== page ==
http://dekinmollyedm310.blogspot.com/

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  2. Hi,
    My name is Courtney Starkie and I am a student in Dr. Strange’s EDM 310 class at the University of South Alabama.

    It is good to hear that more people are joining the blogging world. I think your tips listed above are really good! Before this semester, I did not have a blog nor had I ever blogged before. However, I really enjoy it now and I am so glad that I have been introduced to it. I think one of the most important points you brought up was to offer support. I believe that showing your support to others in this situation is important because not everyone is a technology expert. I had to learn a few things when I started this process and thanks to the great EDM 310 staff we have, I think most everyone in our class has become more familiar with it.

    I enjoyed your post and look forward to reading more in the future. Feel free to check out my blog and the cool things we are doing in EDM 310 at the University of South Alabama.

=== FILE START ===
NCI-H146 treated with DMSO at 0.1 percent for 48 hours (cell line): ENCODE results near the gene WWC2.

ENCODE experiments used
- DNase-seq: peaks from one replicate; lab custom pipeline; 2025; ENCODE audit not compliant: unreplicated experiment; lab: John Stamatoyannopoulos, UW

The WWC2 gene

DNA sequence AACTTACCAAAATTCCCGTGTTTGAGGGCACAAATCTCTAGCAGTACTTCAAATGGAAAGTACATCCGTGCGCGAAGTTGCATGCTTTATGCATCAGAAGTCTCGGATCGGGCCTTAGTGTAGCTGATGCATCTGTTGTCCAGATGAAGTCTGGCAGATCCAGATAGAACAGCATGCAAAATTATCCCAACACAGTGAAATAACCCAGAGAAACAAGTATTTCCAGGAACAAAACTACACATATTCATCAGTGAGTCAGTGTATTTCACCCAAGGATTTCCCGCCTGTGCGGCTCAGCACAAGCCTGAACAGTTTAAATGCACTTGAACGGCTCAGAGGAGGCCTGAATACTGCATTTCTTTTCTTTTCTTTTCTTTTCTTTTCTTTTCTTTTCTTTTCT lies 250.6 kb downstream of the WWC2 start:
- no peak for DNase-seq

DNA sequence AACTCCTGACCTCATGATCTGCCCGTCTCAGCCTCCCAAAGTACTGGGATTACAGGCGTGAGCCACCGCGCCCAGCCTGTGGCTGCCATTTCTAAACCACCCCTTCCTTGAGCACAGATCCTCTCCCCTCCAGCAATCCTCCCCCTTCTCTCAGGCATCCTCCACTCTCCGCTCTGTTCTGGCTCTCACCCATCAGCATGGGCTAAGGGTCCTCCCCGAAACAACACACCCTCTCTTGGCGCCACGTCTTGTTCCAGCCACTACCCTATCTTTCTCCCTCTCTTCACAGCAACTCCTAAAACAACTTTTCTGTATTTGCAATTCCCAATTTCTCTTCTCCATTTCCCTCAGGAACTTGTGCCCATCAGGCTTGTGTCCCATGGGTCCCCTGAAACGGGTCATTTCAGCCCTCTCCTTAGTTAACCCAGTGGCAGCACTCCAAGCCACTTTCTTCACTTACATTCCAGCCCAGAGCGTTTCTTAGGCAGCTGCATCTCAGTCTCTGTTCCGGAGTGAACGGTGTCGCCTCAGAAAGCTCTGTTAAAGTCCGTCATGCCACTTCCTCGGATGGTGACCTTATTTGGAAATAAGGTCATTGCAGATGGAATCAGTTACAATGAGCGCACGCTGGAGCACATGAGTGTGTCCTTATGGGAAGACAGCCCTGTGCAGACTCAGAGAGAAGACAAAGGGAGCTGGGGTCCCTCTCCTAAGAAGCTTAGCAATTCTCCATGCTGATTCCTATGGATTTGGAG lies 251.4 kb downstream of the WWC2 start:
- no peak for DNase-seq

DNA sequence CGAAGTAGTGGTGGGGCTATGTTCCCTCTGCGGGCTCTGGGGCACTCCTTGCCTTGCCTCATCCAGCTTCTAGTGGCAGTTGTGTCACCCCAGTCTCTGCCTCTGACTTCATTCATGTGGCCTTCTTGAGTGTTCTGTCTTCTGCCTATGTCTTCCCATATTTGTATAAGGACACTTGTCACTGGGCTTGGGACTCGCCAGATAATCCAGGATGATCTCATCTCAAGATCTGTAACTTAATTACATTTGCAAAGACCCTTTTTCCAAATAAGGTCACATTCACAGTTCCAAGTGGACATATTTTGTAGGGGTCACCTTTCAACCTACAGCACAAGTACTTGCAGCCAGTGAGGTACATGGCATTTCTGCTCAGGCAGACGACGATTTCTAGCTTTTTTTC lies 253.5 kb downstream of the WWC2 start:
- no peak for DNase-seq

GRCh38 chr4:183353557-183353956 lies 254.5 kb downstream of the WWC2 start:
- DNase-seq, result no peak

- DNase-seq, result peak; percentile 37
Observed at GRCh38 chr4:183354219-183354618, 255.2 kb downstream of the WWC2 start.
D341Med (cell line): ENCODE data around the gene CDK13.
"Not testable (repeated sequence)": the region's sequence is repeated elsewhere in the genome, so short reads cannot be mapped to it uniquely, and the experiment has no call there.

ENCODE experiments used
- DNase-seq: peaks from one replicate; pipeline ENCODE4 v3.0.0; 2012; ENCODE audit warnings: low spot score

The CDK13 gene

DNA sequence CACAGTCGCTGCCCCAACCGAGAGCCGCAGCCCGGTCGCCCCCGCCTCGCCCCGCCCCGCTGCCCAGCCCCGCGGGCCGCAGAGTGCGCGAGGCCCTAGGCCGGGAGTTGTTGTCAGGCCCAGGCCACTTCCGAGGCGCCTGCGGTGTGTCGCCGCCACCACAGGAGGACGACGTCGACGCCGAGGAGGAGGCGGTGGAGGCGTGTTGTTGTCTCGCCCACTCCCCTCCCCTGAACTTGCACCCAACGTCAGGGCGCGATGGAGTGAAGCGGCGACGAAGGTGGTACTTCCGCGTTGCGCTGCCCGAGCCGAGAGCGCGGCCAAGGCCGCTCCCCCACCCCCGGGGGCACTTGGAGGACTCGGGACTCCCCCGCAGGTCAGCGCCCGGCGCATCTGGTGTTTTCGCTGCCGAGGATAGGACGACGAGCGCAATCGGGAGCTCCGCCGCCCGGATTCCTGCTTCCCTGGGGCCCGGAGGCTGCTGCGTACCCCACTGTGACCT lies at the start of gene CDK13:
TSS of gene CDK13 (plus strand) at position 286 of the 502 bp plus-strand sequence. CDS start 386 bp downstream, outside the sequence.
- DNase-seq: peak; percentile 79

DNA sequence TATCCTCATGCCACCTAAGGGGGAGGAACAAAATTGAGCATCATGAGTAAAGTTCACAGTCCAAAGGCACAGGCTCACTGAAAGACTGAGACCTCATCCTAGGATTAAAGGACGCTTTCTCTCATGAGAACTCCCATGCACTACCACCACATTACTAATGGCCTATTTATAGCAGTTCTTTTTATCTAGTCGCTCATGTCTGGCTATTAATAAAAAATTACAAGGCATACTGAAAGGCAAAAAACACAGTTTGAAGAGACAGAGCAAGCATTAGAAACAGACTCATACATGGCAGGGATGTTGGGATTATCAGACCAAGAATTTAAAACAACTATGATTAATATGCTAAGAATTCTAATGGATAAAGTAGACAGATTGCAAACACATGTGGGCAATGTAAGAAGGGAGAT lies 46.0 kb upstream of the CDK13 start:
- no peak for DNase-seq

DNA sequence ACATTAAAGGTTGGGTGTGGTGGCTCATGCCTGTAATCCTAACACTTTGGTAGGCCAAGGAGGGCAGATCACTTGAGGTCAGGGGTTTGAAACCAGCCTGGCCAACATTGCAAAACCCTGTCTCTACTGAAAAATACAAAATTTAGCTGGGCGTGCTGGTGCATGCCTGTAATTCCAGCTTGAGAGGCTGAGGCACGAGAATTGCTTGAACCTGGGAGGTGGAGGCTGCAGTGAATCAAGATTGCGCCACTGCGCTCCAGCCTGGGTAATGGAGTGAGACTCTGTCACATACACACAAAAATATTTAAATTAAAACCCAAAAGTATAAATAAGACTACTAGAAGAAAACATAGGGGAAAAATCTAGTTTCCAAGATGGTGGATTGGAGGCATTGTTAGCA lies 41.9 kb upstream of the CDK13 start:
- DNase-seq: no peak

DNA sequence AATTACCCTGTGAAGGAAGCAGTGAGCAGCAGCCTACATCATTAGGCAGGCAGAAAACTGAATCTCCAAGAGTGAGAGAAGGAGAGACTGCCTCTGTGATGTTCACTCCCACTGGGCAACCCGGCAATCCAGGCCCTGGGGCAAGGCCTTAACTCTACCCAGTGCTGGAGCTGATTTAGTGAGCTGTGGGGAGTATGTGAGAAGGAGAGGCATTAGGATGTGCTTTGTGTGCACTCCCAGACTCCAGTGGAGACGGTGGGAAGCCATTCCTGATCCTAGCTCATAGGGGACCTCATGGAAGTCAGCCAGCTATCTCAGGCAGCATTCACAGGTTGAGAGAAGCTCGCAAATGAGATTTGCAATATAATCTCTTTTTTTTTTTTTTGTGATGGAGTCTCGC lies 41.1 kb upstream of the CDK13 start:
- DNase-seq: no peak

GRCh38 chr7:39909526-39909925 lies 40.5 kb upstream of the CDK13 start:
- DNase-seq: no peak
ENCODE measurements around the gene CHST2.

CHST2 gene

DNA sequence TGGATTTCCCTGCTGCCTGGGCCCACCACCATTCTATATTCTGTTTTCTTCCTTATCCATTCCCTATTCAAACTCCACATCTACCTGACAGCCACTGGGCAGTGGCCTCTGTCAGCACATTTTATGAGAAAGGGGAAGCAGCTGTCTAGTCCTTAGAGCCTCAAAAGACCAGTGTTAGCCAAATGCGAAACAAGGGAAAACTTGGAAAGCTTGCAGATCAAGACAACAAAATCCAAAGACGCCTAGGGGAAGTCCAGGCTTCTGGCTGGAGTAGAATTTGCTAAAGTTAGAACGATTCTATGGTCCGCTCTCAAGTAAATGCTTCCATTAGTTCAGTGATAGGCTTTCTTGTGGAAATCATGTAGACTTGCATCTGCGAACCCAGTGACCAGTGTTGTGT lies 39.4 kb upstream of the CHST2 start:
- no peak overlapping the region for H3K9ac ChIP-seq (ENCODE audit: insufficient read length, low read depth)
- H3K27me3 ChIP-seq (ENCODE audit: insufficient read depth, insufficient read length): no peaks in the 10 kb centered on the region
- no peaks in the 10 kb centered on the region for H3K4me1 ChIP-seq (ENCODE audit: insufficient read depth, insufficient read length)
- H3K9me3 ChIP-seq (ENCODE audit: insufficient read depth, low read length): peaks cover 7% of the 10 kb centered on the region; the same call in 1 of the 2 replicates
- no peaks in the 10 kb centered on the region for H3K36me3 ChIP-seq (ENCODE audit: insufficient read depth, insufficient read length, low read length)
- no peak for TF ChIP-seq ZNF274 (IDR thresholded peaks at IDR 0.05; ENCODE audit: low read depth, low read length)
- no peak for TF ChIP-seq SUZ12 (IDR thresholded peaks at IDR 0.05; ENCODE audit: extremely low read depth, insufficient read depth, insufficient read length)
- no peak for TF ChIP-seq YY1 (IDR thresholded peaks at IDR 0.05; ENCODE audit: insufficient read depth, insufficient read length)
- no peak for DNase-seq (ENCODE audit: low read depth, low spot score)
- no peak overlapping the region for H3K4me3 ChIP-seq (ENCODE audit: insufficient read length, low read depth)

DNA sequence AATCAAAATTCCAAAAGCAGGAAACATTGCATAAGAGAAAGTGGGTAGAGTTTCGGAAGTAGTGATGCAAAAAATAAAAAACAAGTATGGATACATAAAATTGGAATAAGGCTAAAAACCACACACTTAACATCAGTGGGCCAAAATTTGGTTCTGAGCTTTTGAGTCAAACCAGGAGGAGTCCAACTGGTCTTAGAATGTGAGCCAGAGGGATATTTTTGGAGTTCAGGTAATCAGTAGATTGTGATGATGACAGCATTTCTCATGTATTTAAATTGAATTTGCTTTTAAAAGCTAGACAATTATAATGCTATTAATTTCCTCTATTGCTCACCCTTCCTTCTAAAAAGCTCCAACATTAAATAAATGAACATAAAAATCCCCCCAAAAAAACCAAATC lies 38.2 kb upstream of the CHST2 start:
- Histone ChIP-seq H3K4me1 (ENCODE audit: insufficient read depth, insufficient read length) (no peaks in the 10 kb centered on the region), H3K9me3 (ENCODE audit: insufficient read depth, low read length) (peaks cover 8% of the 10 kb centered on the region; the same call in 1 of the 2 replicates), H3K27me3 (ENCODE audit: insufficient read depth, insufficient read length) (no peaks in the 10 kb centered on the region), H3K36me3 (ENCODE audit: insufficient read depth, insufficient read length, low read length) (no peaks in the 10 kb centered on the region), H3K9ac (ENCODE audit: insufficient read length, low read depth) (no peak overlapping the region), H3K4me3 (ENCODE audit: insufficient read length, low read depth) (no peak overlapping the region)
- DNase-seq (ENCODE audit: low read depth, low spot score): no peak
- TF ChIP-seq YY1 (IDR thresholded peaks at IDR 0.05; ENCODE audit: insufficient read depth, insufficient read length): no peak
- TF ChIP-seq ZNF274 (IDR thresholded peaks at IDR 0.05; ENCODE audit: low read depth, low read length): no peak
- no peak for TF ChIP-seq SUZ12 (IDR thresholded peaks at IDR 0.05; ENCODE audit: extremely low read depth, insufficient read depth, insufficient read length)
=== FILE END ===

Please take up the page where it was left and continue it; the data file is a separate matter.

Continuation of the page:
http://starkiecourtneyedm310.blogspot.com/

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  3. Very noble list, and very encouraging to those who may not be experts.

    I have always had a problem with the phrase “Integrate Technology.” I think a misconception is that the curriculum stays static and we plug in tools that work. Instead we really need to look hard at the structures of our classroom. Here are 4 changes we can make RIGHT NOW:

    1. Switch Homework and Schoolwork. Use screencasting or vodcasting to record direct instruction to be viewed at home. Use class time for practicing in a collaborative setting…when the kids need to interact.

    2. Have students write for authentic audience and purpose. Teachers are NOT an authentic audience. Create writing situations that address REAL people for an outcome valued by the student.

    3. Replace Completion with Creation. I have seen some “Integration” that amounts to the dreaded “packet” completed on line. Focus on students creating valuable artifacts.

    4. Promote peer reliance. Instead of disseminating info, divide classes into groups, let them become experts in one area, and use their findings to teach others.